All Things Considered
All Things Considered
Thursday, June 8, 2006

Minnesota Public Radio Stories

  • Not this yearOutdoors amendment dead for this session
    The prospects of the state lawmakers taking up a constitutional amendment on natural resources during a summer special session are over. DFL Senate Majority Leader Dean Johnson Thursday rejected the latest Republican House offer to raise the state sales tax by one-eighth of 1 percent for hunting and fishing habitats.5:21 p.m.
  • The new wingThe MIA expansion is not about the building
    The Minneapolis Institute of Arts is opening its newly expanded building to the public. While some openings are all about the building, this one is all about the art.5:48 p.m.
  • Self-portraitCartoonist watches the million-dollar success of an idea similar to her own
    For an inventor, an artist, or anyone doing creative work, there may be few things more difficult than seeing your vision -- or something close to it -- succeed in the hands of someone else. So for one Twin Cities cartoonist, this has been a rough few weeks.6:13 p.m.
  • Forum Communications agrees to buy papers from McClatchy
    The Big newspaper sell off of 2006 is almost over for the McClatchy Co. Yesterday, McClatchy , the owner of the Star Tribune in Minneapolis, agreed to sell three more newspapers it will acquire when its purchases the Knight-Ridder company. Forum Communications, publisher of the Fargo Forum, will purchase two major regional newspapers, the Duluth News-Tribune and the Grand Forks Herald, as well as the Aberdeen American News in South Dakota. We called upon our media commentator David Brauer to learn more about the company that publishes the Fargo Forum.6:17 p.m.

National Public Radio Stories

  • Zarqawi Hideout Yields 'Trove' of Materials
    A U.S. military strike has killed the most feared terrorist in Iraq, Abu Musab al-Zarqawi. The Jordanian-born Zarqawi was killed when U.S. warplanes dropped 500-pound bombs on his hiding place. Pentagon officials say they found a treasure trove of material at the safehouse.
  • Iraqi Reaction to Zarqawi's Death: A Guarded Hope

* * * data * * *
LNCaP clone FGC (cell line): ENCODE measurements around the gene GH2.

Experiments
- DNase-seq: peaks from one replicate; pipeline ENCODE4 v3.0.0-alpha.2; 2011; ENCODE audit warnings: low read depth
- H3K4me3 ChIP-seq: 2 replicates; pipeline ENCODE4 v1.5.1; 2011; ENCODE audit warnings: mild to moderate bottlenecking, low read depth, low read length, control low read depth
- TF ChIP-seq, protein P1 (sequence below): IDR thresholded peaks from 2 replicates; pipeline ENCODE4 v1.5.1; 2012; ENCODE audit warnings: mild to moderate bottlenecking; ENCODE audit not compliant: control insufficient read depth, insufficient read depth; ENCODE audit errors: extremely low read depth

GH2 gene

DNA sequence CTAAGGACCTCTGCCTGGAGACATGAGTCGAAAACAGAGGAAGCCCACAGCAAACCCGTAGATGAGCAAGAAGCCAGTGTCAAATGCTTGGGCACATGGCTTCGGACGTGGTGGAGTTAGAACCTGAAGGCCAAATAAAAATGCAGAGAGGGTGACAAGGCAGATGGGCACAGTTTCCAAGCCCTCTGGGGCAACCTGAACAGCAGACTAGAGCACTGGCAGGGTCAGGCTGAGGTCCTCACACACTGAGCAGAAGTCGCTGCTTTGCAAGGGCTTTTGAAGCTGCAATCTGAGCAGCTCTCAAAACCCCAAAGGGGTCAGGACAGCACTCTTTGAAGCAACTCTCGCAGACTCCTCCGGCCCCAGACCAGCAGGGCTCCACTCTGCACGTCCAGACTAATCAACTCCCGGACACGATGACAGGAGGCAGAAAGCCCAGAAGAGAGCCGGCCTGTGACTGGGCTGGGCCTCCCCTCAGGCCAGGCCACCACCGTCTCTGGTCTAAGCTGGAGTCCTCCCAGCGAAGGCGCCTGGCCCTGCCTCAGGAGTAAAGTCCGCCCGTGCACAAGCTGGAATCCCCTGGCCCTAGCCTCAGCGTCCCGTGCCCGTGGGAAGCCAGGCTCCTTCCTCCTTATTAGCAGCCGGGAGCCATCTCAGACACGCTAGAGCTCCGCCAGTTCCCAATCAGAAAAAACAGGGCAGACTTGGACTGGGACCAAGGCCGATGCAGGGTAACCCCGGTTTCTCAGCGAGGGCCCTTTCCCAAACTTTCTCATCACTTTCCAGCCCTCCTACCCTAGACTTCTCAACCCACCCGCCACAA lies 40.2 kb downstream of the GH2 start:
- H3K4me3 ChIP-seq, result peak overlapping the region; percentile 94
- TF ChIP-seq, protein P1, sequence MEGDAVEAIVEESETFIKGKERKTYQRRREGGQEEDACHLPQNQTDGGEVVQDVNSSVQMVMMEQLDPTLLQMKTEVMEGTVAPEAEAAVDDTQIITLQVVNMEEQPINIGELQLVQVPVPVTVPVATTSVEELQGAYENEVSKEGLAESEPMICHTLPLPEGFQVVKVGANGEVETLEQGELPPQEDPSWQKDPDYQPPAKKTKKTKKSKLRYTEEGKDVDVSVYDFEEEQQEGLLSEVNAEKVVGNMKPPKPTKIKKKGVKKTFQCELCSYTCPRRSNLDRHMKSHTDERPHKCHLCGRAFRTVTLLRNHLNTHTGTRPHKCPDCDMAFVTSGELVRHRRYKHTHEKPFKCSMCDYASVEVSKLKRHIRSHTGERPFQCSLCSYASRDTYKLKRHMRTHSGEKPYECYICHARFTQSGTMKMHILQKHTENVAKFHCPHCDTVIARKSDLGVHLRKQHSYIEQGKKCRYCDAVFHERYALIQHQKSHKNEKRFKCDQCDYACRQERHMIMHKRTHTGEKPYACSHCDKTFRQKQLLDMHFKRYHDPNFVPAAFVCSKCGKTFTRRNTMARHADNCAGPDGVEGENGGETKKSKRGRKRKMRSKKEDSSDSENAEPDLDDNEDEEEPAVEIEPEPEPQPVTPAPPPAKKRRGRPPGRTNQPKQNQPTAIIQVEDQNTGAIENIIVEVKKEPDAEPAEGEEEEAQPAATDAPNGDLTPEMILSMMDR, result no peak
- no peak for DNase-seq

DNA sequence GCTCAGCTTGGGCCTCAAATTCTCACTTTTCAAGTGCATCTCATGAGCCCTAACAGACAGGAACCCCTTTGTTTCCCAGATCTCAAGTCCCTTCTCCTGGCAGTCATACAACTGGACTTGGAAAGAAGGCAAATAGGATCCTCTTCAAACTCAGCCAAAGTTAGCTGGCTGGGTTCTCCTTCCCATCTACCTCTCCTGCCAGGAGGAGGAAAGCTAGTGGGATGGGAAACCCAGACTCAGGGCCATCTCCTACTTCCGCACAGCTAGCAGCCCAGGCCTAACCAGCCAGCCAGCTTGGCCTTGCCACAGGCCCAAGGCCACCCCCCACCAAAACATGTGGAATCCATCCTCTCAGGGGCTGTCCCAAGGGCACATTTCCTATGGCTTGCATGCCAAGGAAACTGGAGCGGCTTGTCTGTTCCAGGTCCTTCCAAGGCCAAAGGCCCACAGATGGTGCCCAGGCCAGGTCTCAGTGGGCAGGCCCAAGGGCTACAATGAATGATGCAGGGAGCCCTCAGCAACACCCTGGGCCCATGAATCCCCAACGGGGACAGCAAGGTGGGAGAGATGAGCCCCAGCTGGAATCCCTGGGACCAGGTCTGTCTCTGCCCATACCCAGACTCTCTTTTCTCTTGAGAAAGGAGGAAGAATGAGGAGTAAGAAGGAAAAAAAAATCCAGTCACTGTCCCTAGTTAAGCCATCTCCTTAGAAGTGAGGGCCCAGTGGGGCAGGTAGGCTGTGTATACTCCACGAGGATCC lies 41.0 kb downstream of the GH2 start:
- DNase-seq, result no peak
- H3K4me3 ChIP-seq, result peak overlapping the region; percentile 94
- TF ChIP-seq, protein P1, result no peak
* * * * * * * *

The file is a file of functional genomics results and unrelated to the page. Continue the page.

Iraq's government has welcomed news of the death of Abu Musab al-Zarqawi, but it's possible no one will be more affected by Zarqawi's absence than Iraqis themselves. The U.S. military says the Jordanian-born al Qaida leader is responsible for killing thousands of civilians.
  • Senate Rejects Bill to Cut Estate Tax
    Senate Republicans fell short of the 60 votes needed to cut off debate on a permanent repeal of the estate tax. It was the second day in a row that a major item on President Bush's agenda failed in the chamber. Wednesday, the Senate spiked a proposed constitutional amendment banning gay marriage.
  • Letters: Foster Care, Accordions and Headaches
    Michele Norris and Robert Siegel read from listeners' letters and emails, including responses to our story about two boys who came through the Washington, D.C., foster care system and and our report on "International Accordion Awareness Month.
  • Sampling Sounds of Listeners, Looking for a Spark
    We hear the types of phone calls we received concerning the audio that listeners have suggested we broadcast ...and hint at which types we favor, and which we don't.
  • Heroin Cocktail Blamed in Chicago Deaths
    A recent rash of drug overdoses in the Chicago area that officials suspect are due to a lethal cocktail of heroin and the synthetic painkiller fentanyl. Michele Norris talks with Chicago Tribune reporter David Heinzmann.
  • Conflicted Safety Panel Let Vioxx Study Continue
    Merck pulled its painkiller Vioxx from the market in 2004 after a study showed the drug caused heart problems, strokes and death. But documents obtained by NPR reveal that early results from a 1999 study showed similar problems. Yet Merck didn't stop that study and tell the public.
  • VIOXX Inquiry, Part Two
    Documents obtained by NPR show that five years before Vioxx was pulled off the market, doctors monitoring the safety of the drug knew that it increased the risk of heart attacks. These doctors were part of a panel overseeing a study of Vioxx. Independent experts tell NPR that the study should have been stopped at the first sign that Vioxx increased the risk of heart attacks and strokes. They say that would have prevented tens of thousands of deaths. The safety panel and Merck say it wasn't clear whether Vioxx was causing the problems. A report from NPR's Snigdha Prakash continues.
  • Attack on Zarqawi Followed Weeks of Waiting
    Details are still emerging about the U.S. operation that killed Abu Musab al-Zarqawi and five other people. U.S. military spokesman William Caldwell says the final phase of the hunt for Iraq's most wanted man began weeks ago. Caldwell added that Zarqawi is assumed to have named a successor.
  • Intelligence Credited with Exposing Zarqawi to Strike
    American Special Operations personnel in Iraq have been instrumental in shaping U.S. military strategy in the country, say experts. Michele Norris talks with Michael Vickers, director of Strategic Studies at the Center for Strategic and Budgetary Assessments. Vickers, a former captain in the Special Forces, was an operations officer in the CIA.

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